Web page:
The signing contract will normally be a contract wallet, but it could be any contract that implements ERC-1271 and is deployed counterfactually.

  • If the contract is deployed, produce a normal ERC-1271 signature
  • If the contract is not deployed yet, wrap the signature as follows: concat(abi.encode((create2Factory, factoryCalldata, originalERC1271Signature), (address, bytes, bytes)), magicBytes)
  • If the contract is deployed but not ready to verify using ERC-1271, wrap the signature as follows: concat(abi.encode((prepareTo, prepareData, originalERC1271Signature), (address, bytes, bytes)), magicBytes); prepareTo and prepareData must contain the necessary transaction that will make the contract ready to verify using ERC-1271 (e.g. a call to migrate or update)

Note that we're passing factoryCalldata instead of salt and bytecode. We do this in order to make verification compliant with any factory interface. We do not need to calculate the address based on create2Factory/salt/bytecode, because ERC-1271 verification presumes we already know the account address we're verifying the signature for.

Verifier side

Full signature verification MUST be performed in the following order:

  • check if the signature ends with magic bytes, in which case do an eth_call to a multicall contract that will call the factory first with the factoryCalldata and deploy the contract if it isn't already deployed; Then, call contract.isValidSignature as usual with the unwrapped signature
  • check if there's contract code at the address. If so perform ERC-1271 verification as usual by invoking isValidSignature
  • if the ERC-1271 verification fails, and the deploy call to the factory was skipped due to the wallet already having code, execute the factoryCalldata transaction and try isValidSignature again
  • if there is no contract code at the address, try ecrecover verification


We believe that wrapping the signature in a way that allows to pass the deploy data is the only clean way to implement this, as it's completely contract agnostic, but also easy to verify.

The wrapper format ends in magicBytes, which ends with a 0x92, which makes it is impossible for it to collide with a valid ecrecover signature if packed in the r,s,v format, as 0x92 is not a valid value for v. To avoid collisions with normal ERC-1271, magicBytes itself is also quite long (bytes32).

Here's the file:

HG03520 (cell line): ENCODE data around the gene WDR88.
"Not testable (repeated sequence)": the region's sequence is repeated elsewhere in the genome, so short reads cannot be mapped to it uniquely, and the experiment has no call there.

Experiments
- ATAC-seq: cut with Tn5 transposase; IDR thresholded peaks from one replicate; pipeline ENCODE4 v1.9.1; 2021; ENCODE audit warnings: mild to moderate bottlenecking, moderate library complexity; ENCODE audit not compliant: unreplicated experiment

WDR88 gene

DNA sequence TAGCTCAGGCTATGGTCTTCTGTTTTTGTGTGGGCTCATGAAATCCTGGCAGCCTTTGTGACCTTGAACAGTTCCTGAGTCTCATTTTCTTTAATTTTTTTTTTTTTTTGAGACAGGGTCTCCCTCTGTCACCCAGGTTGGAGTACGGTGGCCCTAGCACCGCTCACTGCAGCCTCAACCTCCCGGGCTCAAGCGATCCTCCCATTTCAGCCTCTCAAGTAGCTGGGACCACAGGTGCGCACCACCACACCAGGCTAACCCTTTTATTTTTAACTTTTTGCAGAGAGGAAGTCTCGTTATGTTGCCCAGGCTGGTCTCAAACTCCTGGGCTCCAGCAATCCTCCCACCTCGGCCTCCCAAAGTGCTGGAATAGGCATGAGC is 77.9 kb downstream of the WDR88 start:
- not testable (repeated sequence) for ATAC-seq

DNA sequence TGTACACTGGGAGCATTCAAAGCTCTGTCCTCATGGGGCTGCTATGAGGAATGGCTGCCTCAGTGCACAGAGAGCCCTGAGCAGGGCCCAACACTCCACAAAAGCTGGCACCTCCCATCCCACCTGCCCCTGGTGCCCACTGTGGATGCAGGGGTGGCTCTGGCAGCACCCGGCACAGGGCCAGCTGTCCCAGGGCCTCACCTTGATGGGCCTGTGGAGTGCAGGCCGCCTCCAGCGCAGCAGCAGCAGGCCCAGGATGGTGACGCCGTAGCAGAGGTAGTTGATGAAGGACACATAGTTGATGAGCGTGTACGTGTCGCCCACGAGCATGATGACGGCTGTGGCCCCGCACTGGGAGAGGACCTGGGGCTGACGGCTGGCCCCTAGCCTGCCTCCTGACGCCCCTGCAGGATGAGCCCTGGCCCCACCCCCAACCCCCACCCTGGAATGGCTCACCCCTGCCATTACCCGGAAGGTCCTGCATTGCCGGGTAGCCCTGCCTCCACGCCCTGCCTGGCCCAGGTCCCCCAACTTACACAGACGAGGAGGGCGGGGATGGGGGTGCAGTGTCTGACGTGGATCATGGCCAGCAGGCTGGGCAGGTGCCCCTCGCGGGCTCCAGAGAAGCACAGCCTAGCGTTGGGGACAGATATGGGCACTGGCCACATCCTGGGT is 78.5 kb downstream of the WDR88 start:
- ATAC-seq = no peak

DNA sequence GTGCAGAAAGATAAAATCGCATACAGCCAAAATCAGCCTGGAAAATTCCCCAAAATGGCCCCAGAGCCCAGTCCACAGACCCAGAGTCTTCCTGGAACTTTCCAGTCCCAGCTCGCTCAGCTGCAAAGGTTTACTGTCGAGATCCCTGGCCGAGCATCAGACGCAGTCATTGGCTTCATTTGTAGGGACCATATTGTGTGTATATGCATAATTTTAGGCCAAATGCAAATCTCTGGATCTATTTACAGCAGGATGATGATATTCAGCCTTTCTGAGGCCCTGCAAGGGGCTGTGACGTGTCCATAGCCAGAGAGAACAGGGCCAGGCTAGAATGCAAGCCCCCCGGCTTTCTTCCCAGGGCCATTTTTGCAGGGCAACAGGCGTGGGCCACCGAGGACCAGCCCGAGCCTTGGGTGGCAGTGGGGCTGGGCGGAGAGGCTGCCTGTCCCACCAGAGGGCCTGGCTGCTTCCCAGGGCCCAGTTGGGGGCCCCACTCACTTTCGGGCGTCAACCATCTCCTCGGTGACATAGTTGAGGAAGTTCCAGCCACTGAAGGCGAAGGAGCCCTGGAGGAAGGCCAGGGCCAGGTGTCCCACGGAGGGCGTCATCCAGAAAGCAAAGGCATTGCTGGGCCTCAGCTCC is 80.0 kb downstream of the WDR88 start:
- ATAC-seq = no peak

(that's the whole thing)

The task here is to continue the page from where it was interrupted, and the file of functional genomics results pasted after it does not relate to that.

The order to ensure correct verification is based on the following rules:

  • checking for magicBytes MUST happen before the usual ERC-1271 check in order to allow counterfactual signatures to be valid even after contract deployment
  • checking for magicBytes MUST happen before ecrecover in order to avoid trying to verify a counterfactual contract signature via ecrecover if such is clearly identifiable
  • checking ecrecover MUST NOT happen before ERC-1271 verification, because a contract may use a signature format that also happens to be a valid ecrecover signature for an EOA with a different address. One such example is a contract that's a wallet controlled by said EOA.

We can't determine the reason why a signature was encoded with a "deploy prefix" when the corresponding wallet already has code. It could be due to the signature being created before the contract was deployed, or it could be because the contract was deployed but not ready to verify signatures yet. As such, we need to try both options.

Backwards Compatibility

This ERC is backward compatible with previous work on signature validation, including ERC-1271 and allows for easy verification of all signature types, including EOA signatures and typed data (EIP-712).

Using ERC-6492 for regular contract signatures

The wrapper format described in this ERC can be used for all contract signatures, instead of plain ERC-1271. This provides several advantages: